Now ask the students to consider the advice the Bible gives to couples. Explain that whilst there are some specific passages about marriage in the Bible, Christians also seek to apply biblical principles on relationships in general to their marriages.

Hand out the Bible Quotes About Relationships worksheet.

Ask students to read the Bible passages and to complete the following tasks:

  • Highlight verses that contain advice that you think might be helpful to Doug and Abi.
  • Select one Bible passage for reading at a wedding. Be prepared to explain your choice.

Elicit feedback reflecting on the impact these verses would have on a marriage relationship if applied by both partners.

If you have Internet access during the lesson, direct the students to the text of the Church of England wedding service which is available online at If Internet access is not possible, you could print out the wedding service from the site in advance of the lesson and distribute copies to the students.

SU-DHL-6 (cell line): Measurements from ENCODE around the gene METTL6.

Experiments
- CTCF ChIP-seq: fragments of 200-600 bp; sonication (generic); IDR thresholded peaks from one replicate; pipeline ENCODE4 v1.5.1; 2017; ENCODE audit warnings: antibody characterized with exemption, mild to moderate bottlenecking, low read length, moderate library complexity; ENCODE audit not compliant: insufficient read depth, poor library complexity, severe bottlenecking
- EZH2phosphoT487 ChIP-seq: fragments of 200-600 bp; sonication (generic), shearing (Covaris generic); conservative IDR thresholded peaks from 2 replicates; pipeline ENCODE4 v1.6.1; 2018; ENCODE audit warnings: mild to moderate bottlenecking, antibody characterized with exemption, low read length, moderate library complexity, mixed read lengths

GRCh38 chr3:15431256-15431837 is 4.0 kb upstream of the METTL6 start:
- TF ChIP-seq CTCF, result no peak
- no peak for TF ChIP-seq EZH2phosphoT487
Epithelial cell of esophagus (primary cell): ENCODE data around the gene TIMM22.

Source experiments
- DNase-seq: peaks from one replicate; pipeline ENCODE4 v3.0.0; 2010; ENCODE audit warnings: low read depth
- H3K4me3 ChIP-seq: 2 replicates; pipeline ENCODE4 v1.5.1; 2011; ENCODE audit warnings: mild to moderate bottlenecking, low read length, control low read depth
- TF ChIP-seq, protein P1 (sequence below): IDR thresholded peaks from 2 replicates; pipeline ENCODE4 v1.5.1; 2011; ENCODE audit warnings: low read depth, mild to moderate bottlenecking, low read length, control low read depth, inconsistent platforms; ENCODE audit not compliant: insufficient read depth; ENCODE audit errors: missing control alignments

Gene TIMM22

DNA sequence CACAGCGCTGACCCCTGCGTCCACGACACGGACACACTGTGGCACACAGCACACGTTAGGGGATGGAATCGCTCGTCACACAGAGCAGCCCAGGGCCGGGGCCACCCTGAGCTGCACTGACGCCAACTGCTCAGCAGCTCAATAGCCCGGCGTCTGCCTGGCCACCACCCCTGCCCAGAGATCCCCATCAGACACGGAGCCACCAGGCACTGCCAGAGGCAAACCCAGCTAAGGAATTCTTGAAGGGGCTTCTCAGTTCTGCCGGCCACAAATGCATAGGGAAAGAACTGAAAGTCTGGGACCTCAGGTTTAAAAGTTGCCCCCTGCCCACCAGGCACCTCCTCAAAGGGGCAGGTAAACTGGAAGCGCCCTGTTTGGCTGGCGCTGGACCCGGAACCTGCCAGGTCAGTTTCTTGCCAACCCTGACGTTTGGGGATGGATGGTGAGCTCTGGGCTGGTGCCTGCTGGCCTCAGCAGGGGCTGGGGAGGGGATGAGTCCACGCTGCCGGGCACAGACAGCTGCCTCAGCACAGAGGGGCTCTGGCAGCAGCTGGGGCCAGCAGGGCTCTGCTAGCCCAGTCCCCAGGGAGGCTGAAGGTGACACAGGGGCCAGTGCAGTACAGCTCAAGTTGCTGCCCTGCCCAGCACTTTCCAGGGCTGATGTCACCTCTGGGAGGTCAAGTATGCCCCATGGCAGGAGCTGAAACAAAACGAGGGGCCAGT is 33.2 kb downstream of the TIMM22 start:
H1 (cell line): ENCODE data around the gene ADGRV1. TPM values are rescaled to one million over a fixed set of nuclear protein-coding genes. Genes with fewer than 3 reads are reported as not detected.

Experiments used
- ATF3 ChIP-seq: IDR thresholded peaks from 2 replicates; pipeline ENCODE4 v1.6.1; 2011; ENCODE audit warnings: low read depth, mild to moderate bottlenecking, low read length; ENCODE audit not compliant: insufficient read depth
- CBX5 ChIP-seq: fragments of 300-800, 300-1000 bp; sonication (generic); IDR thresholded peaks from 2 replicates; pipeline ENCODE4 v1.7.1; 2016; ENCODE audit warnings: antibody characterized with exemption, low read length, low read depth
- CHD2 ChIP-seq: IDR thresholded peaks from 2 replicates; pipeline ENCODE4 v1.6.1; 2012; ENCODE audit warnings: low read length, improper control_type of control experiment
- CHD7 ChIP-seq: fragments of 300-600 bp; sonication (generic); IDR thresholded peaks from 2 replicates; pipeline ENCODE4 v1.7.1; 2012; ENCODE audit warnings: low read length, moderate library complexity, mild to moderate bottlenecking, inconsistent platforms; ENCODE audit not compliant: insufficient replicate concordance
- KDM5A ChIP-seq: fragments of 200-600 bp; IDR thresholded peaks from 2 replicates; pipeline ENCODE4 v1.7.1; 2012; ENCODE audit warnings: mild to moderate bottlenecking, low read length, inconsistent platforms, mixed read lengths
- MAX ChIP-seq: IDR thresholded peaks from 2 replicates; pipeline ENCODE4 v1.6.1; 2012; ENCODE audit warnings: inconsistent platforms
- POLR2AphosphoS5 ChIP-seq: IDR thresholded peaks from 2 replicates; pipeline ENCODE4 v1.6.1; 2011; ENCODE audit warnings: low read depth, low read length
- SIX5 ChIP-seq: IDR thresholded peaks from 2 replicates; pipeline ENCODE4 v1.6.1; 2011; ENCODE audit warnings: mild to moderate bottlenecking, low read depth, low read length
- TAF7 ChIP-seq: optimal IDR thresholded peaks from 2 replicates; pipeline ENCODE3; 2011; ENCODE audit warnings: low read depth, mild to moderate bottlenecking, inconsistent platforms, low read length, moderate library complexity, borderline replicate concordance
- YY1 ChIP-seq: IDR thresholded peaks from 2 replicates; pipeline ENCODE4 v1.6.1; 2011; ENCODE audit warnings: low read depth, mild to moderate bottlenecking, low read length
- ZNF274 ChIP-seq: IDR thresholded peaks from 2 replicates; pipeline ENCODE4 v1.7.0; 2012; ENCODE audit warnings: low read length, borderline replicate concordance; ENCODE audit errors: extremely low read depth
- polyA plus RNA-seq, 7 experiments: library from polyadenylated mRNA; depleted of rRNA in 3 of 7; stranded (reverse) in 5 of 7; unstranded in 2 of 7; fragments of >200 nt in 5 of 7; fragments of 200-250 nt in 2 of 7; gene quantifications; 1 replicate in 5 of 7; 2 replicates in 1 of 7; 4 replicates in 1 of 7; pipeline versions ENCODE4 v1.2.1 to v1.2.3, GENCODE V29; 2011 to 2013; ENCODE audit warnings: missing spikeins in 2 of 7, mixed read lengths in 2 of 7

How would having made vows like this provide someone with additional reasons for working to avoid a break up? What difference might a Christian faith make in the attitude that someone took to keeping these vows?

Explain that whilst words are often considered cheap in our society, Christians believe that their words matter, especially promises made in the presence of God.


Ask the students to write letters to Doug and/or Abi from a close friend who is a Christian. The letter should respond to a request for advice on what to do about their marriage, and should reflect a Christian perspective on marriage and divorce.